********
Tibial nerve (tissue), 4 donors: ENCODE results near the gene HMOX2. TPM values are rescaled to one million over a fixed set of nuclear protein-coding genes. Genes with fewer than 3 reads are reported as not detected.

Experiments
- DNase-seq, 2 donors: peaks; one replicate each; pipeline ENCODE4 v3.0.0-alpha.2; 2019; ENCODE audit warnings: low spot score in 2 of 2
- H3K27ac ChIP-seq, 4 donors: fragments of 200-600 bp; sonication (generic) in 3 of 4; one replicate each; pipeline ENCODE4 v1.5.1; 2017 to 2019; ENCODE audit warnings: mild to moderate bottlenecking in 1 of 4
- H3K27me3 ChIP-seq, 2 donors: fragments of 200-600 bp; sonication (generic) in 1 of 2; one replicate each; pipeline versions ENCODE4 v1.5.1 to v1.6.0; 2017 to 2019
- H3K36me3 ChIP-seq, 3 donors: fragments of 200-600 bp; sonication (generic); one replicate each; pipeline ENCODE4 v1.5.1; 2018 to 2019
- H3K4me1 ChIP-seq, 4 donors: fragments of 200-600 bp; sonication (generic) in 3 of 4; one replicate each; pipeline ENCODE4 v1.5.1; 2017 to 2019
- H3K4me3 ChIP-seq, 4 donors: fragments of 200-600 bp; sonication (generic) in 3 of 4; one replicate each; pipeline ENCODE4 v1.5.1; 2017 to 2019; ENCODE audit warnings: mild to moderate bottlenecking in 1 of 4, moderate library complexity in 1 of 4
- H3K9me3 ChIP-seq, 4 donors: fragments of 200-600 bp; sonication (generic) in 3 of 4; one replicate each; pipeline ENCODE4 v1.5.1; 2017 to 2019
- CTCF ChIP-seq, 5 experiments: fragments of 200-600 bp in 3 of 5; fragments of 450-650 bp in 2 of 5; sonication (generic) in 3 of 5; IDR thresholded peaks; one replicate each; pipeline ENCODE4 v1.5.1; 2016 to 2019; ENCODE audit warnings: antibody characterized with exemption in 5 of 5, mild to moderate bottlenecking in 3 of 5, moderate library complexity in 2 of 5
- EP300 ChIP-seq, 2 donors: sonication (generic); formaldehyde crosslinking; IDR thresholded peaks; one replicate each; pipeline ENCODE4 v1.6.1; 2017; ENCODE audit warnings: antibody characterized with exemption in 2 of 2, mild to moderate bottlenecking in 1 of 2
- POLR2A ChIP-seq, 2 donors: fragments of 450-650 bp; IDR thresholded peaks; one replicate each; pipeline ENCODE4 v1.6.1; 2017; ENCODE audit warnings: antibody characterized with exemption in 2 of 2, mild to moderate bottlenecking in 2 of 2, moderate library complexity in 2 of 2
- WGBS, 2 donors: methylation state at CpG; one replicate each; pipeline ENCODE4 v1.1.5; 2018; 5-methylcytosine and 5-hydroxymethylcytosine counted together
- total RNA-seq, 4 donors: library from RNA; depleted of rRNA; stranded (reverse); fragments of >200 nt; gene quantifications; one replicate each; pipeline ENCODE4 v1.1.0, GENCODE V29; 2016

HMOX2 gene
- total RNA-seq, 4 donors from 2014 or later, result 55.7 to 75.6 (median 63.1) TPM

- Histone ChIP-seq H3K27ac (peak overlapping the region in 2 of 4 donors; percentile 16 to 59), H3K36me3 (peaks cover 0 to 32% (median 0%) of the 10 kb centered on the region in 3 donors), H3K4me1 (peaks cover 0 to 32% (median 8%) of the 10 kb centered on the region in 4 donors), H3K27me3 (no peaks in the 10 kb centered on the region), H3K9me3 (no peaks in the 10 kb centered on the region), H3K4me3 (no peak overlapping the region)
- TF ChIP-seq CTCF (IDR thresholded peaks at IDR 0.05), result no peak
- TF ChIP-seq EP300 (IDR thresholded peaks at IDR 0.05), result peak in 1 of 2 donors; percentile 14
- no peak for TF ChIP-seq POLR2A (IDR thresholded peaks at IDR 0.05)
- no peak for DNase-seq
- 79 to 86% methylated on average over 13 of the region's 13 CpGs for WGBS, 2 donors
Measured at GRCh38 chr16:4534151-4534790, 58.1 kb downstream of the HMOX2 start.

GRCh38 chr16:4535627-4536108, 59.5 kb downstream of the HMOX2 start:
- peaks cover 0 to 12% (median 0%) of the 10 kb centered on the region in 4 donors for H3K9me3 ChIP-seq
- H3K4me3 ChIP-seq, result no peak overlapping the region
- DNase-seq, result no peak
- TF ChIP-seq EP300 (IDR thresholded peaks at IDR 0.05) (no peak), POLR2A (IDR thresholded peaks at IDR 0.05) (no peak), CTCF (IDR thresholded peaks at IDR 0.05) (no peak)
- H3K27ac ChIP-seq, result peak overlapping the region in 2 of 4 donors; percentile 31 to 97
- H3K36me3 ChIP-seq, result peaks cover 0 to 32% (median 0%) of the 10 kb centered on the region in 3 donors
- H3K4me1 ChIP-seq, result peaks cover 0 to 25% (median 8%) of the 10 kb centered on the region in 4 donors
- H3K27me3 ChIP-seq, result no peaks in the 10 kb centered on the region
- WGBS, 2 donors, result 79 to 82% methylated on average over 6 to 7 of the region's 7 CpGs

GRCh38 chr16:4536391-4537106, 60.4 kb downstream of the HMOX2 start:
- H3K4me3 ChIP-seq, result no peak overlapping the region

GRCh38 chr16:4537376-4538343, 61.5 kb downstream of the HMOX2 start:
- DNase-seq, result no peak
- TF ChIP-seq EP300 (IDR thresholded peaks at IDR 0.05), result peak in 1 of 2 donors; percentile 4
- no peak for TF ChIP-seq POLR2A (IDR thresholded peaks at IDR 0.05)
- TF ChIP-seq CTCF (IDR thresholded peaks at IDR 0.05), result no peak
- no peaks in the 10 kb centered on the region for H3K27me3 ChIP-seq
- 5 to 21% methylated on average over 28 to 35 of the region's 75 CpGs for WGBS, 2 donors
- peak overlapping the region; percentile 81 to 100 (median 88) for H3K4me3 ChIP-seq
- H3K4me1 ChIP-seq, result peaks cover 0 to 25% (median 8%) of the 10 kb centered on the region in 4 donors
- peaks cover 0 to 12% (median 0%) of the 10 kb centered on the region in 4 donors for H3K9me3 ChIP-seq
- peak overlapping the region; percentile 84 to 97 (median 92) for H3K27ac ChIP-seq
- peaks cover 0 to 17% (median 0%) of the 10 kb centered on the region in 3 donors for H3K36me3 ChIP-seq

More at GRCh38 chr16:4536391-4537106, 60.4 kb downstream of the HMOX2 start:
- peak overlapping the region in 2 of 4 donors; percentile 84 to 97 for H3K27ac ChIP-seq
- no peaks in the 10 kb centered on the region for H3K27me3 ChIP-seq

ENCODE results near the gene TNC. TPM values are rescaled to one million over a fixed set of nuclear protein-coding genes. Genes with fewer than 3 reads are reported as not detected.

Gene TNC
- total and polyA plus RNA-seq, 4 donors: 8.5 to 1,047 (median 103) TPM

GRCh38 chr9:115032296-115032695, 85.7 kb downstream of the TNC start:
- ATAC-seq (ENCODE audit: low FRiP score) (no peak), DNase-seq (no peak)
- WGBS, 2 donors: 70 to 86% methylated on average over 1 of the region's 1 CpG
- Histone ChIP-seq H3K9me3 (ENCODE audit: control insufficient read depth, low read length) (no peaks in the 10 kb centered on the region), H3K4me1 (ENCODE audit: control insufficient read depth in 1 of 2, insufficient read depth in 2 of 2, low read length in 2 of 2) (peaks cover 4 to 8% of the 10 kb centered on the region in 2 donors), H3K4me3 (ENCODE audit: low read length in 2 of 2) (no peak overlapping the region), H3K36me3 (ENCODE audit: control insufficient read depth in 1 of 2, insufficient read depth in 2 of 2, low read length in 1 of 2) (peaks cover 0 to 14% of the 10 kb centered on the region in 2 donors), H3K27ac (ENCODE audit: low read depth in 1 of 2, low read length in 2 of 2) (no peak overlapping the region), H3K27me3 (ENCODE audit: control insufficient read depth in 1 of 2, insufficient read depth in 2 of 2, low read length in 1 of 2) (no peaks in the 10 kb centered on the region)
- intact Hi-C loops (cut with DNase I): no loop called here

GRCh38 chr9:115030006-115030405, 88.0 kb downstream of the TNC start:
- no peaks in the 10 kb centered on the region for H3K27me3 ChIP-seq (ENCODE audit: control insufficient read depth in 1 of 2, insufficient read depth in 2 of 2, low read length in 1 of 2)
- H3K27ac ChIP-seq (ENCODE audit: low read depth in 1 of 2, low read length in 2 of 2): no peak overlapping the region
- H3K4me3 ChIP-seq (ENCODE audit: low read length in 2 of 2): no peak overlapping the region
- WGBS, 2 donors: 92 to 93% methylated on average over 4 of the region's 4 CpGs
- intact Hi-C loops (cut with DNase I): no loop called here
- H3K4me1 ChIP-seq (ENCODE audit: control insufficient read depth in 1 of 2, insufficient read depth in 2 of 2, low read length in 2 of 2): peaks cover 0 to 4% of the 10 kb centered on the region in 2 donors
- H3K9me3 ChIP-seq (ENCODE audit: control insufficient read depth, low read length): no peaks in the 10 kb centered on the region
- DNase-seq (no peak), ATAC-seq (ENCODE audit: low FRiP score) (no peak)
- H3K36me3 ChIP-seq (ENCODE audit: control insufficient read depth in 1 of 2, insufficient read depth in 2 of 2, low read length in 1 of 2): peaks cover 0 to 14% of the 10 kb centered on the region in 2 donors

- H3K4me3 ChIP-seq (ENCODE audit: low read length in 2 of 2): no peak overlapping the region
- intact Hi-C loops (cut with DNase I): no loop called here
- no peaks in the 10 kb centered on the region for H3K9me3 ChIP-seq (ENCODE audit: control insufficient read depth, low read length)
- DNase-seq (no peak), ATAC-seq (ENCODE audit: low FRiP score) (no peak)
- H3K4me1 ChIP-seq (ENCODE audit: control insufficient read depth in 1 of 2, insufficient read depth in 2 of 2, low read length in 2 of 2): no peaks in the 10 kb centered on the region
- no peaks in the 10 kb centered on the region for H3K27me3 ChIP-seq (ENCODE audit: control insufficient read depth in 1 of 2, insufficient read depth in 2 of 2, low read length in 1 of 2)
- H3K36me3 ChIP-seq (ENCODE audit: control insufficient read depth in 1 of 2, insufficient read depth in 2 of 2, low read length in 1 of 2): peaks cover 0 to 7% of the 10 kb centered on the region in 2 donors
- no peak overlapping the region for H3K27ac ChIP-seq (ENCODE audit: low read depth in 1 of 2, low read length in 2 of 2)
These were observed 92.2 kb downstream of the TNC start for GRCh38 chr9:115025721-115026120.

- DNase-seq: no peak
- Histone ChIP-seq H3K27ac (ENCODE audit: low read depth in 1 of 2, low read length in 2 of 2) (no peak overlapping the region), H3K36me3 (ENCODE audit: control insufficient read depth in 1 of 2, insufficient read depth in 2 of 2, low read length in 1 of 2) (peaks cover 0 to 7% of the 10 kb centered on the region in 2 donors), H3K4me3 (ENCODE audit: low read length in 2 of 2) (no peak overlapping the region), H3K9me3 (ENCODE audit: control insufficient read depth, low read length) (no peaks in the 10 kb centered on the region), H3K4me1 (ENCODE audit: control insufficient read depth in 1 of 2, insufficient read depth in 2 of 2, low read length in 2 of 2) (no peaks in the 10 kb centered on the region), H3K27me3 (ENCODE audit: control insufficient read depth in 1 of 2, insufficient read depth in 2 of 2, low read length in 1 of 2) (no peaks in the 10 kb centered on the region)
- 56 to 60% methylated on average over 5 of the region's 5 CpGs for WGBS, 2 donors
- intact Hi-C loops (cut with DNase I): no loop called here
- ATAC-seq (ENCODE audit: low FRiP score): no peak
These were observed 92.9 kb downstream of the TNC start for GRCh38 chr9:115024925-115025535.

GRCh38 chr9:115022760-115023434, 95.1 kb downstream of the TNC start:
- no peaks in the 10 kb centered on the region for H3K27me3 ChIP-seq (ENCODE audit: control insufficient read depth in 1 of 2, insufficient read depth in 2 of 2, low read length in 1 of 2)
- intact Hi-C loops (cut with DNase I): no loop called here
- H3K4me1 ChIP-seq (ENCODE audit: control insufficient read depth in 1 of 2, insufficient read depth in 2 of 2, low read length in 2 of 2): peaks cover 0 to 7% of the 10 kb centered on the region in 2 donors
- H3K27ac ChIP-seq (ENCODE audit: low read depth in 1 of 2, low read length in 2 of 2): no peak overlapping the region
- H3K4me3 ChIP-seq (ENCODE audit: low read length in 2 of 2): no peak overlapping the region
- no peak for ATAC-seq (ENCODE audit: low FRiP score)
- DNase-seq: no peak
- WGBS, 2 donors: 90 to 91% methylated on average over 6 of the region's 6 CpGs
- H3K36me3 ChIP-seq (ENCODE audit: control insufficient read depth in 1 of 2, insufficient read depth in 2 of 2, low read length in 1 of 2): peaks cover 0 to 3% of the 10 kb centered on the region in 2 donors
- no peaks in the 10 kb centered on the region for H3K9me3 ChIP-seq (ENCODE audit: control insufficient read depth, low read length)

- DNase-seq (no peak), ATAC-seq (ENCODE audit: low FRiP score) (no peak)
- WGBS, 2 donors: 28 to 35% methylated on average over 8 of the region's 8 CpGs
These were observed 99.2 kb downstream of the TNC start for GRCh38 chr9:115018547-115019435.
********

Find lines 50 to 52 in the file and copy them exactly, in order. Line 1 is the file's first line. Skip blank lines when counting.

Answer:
- no peaks in the 10 kb centered on the region for H3K27me3 ChIP-seq

ENCODE results near the gene TNC. TPM values are rescaled to one million over a fixed set of nuclear protein-coding genes. Genes with fewer than 3 reads are reported as not detected.

Gene TNC